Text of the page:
Meet Sharon Lytle, a Nurse Midwife with Associates in Gynecology and Obstetrics

Imagine you have just arrived in the US. You’re pregnant, young and cannot communicate with others because of your language barrier. It’s a frightening scenario. Then, imagine you begin to have cravings for bizarre non-food items, for example, the sole of your flip-flops.  

            You don’t know why you’re doing it and you wonder what effect it will have on you – or much worse, your baby. But you can’t stop. But then you find the courage to reach out for help, and you find it in a woman like Sharon Lytle, CNM.     

            Sharon is a Nurse Midwife at Associates in Gynecology and Obstetrics and she has, in her own words, “the best job ever.”

 

Nurse Midwives work in collaboration with OB/GYN doctors, either consulting or making referrals in cases beyond their experience—such as in the example mentioned earlier in this article, says Sharon.

This June, Sharon will celebrate fifteen years as a Nurse Midwife. Having started a nursing career in her hometown of Galesburg, Illinois, Sharon observed Amy Mefford, the town’s first certified Nurse Midwife and knew she wanted to join her.

              Sharon began taking classes to become a Nurse Midwife while she worked as a hospital nurse and was raising a young daughter. As much as she recommends the job to others who may be interested, Sharon found the juggling of roles to be the most difficult aspect.

About Sharon Lytle:

Sharon is Certified by the American College of Nurse Midwives since 1999. Sharon began working in maternal/child health in 1991 as a newborn nursery nurse and one year later in the hospital based birthing center.

            Sharon received her Master's of Science in Maternal-Child Nursing with a Midwifery Focus from the University of Illinois at Chicago in 1999.

 “I get to be a part of one of the most meaningful experiences in our lives. As a midwife I hope to empower women to be active partners in this amazing childbirth process. It’s a life changing experience,” she states.

Other than that, Sharon finds her job very rewarding. “I get to be a part of one of the most meaningful experiences in our lives. As a midwife I hope to empower women to be active partners in this amazing childbirth process. It’s a life changing experience.” 

            Traditional Midwifery is the first profession mentioned in the Old Testament. The profession’s popularity began to wane at the turn of the twentieth century with the advent of hospitals and modern medicine.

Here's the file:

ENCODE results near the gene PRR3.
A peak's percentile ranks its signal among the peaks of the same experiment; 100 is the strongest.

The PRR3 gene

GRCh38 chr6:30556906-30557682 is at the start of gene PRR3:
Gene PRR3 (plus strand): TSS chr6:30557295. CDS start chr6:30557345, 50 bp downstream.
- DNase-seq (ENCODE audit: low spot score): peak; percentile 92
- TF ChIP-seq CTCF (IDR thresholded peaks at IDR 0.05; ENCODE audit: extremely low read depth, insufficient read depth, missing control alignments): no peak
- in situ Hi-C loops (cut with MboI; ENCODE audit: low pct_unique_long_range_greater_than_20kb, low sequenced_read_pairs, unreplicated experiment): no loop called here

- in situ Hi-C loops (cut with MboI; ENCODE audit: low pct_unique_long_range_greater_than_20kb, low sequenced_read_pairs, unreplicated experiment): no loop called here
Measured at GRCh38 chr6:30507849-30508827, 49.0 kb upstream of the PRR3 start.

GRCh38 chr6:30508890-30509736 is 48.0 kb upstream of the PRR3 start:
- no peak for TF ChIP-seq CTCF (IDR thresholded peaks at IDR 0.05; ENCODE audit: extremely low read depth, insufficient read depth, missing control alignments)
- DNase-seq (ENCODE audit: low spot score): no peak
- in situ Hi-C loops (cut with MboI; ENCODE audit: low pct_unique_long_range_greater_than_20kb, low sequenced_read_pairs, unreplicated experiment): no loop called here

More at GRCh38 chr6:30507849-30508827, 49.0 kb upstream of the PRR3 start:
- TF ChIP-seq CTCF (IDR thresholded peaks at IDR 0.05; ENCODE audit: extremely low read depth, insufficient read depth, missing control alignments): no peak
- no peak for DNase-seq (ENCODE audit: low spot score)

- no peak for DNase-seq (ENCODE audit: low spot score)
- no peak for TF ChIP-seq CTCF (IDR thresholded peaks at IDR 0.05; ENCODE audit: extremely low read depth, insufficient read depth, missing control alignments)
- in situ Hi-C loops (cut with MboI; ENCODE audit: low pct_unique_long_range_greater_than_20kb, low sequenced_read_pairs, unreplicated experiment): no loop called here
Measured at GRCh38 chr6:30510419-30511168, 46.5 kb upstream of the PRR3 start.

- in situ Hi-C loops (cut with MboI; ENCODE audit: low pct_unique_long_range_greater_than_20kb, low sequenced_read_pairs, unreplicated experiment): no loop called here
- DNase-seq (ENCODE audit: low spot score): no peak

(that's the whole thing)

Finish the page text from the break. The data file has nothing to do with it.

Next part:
In the US, Nurse Midwifery dates back to 1925 when a proprietary program used public health registered nurses who had been educated in England. These nurses provided family health services, as well as childbearing and delivery care at nursing centers in the Appalachian Mountains. Subsequently, the first formal U.S. Nurse Midwife training program began in 1932.

            In 2012, Certified Nurse Midwives attended approximately seven per cent of total U.S. births according to the National Center for Health Statistics. Nurse Midwives have improved primary healthcare services for women in rural and inner-city areas by improving access to care, and in turn the World Health Organization and National Institute of Medicine recommend that midwives be given a larger role in delivery of women’s healthcare.

            Sharon feels that her personal approach to healthcare is basic: to take good care of yourself. “It starts with a healthy diet and regular exercise. It’s never too late! Like keeping the oil changed in your car – we all know what happens if you don’t. You can pay now or pay later, and healthwise and financially, it’s going to cost a lot more in the end.”

         

Outside of the office Sharon has learned true appreciation for what matters most. In the blink of an eye she lost her fiancé and dog in a car accident two years ago. Sharon survived the accident and learned that she has a priceless gift in her friends and family members who have taught her that each day is precious. 

            “I used to have a beautiful gold charm bracelet that my father had given to me. I always thought it would be sad if I lost it. I did lose that necklace in the accident. Lesson learned…appreciate what really matters”. 

            Sharon treasures her daughter, Kristi, who graduated and has started her first job at Catamaron Pharmaceuticals in Chicago. She also has a standing weekly canasta date with her girlfriends and she loves living in Sarasota. “After almost four years living here I can’t imagine living anywhere else. It’s a beautiful location with many of the luxuries of a larger city but in a more relaxed environment. It feels like home.” 

            And the young woman with the craving for her flip-flop? She was an actual patient. Sharon and her mentor Amy conferred and diagnosed PICA: a disease which causes a desire to eat unusual non-food items in pregnancy, typically associated with iron deficiency anemia. Sharon orchestrated connections to the Healthy Start and WIC programs, preventing any further toxic damage to the patient and her unborn baby.

            Everyday as a Nurse Midwife working alongside Dr. John Sullivan, Jr. and Dr. Wayne Cohen, Sharon is investing her life in others….that’s what matters most.

Story by Stephanie Knight
 
Associates in Gynecology and Obstetrics
Call 941.955.8076 or 941.343.0609
2439 Bee Ridge Road, Sarasota
For more info, visit http://agosarasota.com/

 

PAID ADVERTORIAL
 
 

 

 
West Coast Woman, P.O. Box 819, Sarasota, FL 34230 | (941) 954-3300 Email the Editor | @ 2014 LMB Media, Inc., All rights reserved
This page was last updated on 2/5/2014

Site by powerPROsites :: Administrator LOGIN